The government initiatives outlined include:
- holding council meetings at different locations
- statutory committees with decision-making powers for specific areas within a council's boundary
The guidance, subject to consultation, stems from the legal power in the local government reform legislation which requires the new councils to prepare schemes to decentralise their activities by April 1, 1997.
Mr Kynoch said:
'The view that councils are remote from local people was held by many who responded to our 1992 consultation paper on local government reform. We acted on this desire for decentralisation by including a specific provision in the legislation.
'The guidance I have issued today underlines further our commitment to fostering closer links between the councils and those they serve.
'The guidance outlines a range of initiatives to enhance local democracy and encourage public participation. It is not prescriptive: the Government is not telling councils what they should or should not do.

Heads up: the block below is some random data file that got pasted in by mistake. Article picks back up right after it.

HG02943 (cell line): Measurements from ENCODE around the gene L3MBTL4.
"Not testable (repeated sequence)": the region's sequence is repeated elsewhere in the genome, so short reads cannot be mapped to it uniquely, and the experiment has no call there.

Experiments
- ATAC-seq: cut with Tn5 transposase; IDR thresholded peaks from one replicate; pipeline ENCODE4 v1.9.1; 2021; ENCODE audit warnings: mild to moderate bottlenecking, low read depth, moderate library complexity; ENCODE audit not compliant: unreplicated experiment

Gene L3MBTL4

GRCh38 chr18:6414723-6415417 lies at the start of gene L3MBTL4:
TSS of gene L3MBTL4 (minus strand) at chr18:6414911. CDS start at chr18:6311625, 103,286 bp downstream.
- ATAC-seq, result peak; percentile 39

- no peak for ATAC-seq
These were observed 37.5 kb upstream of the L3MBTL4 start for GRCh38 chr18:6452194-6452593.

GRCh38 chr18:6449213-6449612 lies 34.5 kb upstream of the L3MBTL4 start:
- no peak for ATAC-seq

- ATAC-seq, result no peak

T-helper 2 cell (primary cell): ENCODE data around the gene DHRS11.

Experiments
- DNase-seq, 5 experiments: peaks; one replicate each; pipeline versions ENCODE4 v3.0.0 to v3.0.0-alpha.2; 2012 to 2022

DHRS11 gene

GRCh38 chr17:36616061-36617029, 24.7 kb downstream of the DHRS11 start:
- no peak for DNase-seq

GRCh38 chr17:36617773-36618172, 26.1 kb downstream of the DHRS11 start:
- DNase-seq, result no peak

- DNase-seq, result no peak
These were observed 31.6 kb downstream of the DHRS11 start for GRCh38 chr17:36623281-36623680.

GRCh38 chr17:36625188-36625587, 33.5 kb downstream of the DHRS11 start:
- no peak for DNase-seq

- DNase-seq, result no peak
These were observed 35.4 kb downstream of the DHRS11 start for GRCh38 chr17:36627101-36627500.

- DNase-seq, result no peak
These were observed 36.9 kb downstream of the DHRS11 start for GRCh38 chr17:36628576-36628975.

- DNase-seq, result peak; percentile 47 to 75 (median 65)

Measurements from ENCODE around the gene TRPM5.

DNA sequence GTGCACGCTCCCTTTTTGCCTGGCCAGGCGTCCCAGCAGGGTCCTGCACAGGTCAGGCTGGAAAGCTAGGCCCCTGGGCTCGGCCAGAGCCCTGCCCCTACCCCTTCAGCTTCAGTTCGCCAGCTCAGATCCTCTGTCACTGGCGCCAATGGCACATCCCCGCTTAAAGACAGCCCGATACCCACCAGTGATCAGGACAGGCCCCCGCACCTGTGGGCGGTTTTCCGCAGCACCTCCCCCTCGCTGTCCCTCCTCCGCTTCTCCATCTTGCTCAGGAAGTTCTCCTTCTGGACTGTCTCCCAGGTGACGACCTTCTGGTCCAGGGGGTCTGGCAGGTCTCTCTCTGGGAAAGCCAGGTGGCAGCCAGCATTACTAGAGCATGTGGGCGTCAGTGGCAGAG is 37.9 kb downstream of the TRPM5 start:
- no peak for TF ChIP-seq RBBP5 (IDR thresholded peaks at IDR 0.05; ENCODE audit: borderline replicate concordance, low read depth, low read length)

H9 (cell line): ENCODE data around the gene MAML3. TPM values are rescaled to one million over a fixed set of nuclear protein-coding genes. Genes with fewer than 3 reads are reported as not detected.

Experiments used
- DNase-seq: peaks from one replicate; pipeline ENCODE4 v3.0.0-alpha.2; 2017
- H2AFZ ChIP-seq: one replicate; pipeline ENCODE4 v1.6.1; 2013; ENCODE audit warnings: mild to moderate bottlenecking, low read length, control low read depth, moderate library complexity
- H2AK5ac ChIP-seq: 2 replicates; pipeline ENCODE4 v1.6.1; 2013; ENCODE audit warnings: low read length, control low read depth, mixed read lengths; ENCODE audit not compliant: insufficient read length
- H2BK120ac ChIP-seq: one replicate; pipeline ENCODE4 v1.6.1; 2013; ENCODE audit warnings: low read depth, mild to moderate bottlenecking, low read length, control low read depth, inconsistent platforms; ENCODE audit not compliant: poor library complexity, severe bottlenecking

'It is for individual councils to gauge the views of local people and decide, in the light of the particular circumstances of their area, how to make the most of the opportunities offered by decentralisation.'
Comments on the draft guidance must be submitted to The Scottish Office by May 31, 1995.
The Local Government etc (Scotland) Act 1994 provides the statutory framework for the reorganisation of local government in Scotland. Section 23 of the Act requires each council to prepare a draft decentralisation scheme with proposals for the administration of its functions across the whole of the authority's area.
Councils must complete public consultation on their proposed schemes before April 1, 1997, and then submit details of the schemes to the Secretary of State.